Friday, March 21, 2014

Bargello Basics, Part 2

This time we are going to concentrate on two areas:  following a linear pattern row to make an all-over design, and using straight stitches to create curved lines and shapes. We will start with a sample pattern sheet again, so you should have your materials at hand to practice the new stitches and patterns. I'm still going to be working on the “Mesas and Monuments” canvas and using it to illustrate techniques. In addition, we will revisit some bargello patterns from previous posts (May 1, 2013 and January 16, 2014.)
Part 2 Stitch Sampler Sheet
Part 2 Stitch Sampler Sheet



Look at the rows of turquoise stitching at the upper left. The top one shows short upright stitches over two threads of canvas. Moving from left to right, we skip one thread so that the second stitch is above the first. We continue until there are four stitches rising diagonally. Then we repeat the fourth stitch as the start of four stitches descending diagonally. This is a 2.1 step pattern. The second row is the same, except the fourth stitch at the bottom of the descending diagonal is also doubled still a 2.1 step pattern. In the third row, the stitch count is the same, but each stitch is over three threads of canvas This is a 3.1 step pattern. The fourth row is different in two ways:  each stitch covers four threads and two threads are skipped between each rising and descending stitch, except where the stitches are doubled. This is a 4.2 step pattern.

Diagonal Stitch Sample
Diagonal Stitch Sample
Any of these four rows would make the basis for an all-over pattern, but let's use the fourth one. The turquoise row is the primary pattern row. From there, I worked first downward, then upward, using three other colors of yarn. If I had continued downward, the next row would have been in turquoise again. Notice that the color order was reversed when I worked upward from the primary row. As the deep blue and aqua rows demonstrate, there are places where it is not possible to complete a pattern row. In such cases, I work as much of each stitch as I can. These are called compensation stitches and can be vital to a design, as we shall discover when we work on “fabulous four-ways”.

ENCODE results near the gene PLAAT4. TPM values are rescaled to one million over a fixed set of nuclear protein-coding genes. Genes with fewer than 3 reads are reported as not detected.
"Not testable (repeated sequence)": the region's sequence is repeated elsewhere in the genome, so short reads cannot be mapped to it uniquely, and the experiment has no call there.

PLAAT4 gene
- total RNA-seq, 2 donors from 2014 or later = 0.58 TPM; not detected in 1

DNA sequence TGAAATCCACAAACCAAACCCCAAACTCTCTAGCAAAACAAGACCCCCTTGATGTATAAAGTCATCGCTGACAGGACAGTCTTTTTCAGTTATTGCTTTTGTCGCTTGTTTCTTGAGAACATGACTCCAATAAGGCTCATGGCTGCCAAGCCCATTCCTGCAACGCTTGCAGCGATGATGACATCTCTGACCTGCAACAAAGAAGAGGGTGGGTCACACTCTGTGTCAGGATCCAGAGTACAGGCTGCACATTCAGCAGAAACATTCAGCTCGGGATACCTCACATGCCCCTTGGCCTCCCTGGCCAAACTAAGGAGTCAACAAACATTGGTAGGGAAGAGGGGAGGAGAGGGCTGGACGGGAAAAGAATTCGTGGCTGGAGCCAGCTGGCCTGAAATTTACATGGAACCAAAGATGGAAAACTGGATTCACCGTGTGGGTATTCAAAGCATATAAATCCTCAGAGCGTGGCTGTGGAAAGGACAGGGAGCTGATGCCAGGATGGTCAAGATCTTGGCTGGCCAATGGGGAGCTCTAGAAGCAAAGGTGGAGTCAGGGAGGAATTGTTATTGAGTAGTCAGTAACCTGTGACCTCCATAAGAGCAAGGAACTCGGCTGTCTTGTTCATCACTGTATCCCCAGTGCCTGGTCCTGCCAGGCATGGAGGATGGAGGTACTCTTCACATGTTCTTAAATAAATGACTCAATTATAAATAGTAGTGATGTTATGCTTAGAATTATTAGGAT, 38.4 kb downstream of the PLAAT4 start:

Simple Flame Stitch Sample
Simple Flame Stitch Sample
 The 4.2 step pattern is the basis for many bargello patterns and for many other pattern stitches (remember the brick stitch from Part 1?) Patterns with points or peaks formed by stitches belong to a family called “Florentine stitch” or “flame stitch”, names often loosely applied to bargello as a whole. This picture shows a pillow done in a similar if somewhat more complex pattern. Here the peaks or points represent evergreen trees in a northern forest rather than flames. The principle, however, is the same.

Evergreen Forest Bargello Pillow
Evergreen Forest Bargello Pillow

Arch Stitch Sample
Arch Stitch Sample